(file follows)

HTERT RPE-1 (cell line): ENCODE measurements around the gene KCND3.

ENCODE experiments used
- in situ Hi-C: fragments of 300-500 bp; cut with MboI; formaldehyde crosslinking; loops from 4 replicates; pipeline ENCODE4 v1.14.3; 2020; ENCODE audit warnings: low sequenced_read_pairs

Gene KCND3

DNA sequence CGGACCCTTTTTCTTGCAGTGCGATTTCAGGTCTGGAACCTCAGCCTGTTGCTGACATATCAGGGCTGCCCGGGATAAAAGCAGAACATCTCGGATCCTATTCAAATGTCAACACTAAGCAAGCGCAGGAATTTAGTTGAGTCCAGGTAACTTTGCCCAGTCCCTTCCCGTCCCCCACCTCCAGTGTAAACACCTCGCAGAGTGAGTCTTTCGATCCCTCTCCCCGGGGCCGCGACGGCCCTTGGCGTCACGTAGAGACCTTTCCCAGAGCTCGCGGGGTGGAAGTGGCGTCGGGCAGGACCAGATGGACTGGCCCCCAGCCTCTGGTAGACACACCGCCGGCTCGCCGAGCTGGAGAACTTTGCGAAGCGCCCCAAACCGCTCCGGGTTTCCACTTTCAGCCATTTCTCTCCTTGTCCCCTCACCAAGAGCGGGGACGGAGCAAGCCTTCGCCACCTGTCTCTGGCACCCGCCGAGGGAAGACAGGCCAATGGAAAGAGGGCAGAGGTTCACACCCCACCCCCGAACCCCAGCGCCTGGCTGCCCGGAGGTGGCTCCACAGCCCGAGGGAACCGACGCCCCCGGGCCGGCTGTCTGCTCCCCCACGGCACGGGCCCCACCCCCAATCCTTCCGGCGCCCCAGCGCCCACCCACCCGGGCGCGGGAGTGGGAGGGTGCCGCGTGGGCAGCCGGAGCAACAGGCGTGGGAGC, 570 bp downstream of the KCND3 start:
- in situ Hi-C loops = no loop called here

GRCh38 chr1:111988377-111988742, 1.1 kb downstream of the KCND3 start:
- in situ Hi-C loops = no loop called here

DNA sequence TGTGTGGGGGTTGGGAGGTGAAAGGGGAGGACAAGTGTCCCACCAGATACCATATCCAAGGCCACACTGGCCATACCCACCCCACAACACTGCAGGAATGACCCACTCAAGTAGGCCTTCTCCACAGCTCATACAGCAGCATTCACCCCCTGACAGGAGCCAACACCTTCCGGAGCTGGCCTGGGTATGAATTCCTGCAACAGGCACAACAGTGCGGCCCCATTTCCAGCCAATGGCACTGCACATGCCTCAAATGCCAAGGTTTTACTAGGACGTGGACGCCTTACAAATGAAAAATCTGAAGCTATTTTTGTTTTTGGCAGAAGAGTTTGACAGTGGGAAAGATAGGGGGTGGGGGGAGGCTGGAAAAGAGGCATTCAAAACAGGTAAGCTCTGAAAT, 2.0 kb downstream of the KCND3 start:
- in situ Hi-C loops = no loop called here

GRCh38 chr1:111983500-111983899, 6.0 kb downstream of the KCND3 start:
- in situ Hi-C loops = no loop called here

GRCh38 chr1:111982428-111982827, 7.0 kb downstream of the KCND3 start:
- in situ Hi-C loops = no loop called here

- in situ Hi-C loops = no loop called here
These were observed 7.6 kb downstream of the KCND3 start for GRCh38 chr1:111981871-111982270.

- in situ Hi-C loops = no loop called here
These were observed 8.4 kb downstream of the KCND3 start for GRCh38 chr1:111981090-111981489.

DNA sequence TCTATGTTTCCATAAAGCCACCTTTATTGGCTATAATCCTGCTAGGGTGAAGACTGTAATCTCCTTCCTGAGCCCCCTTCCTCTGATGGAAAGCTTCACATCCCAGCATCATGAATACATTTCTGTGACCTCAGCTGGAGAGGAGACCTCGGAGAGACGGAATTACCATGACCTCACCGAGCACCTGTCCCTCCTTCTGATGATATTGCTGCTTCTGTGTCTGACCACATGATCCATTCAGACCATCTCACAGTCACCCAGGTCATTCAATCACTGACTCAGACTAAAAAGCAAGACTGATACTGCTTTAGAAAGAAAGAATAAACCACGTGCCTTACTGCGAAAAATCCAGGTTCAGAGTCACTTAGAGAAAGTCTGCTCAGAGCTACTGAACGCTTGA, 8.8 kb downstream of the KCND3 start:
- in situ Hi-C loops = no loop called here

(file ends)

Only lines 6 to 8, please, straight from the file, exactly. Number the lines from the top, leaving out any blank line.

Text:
- in situ Hi-C loops = no loop called here

GRCh38 chr1:111988377-111988742, 1.1 kb downstream of the KCND3 start:
- in situ Hi-C loops = no loop called here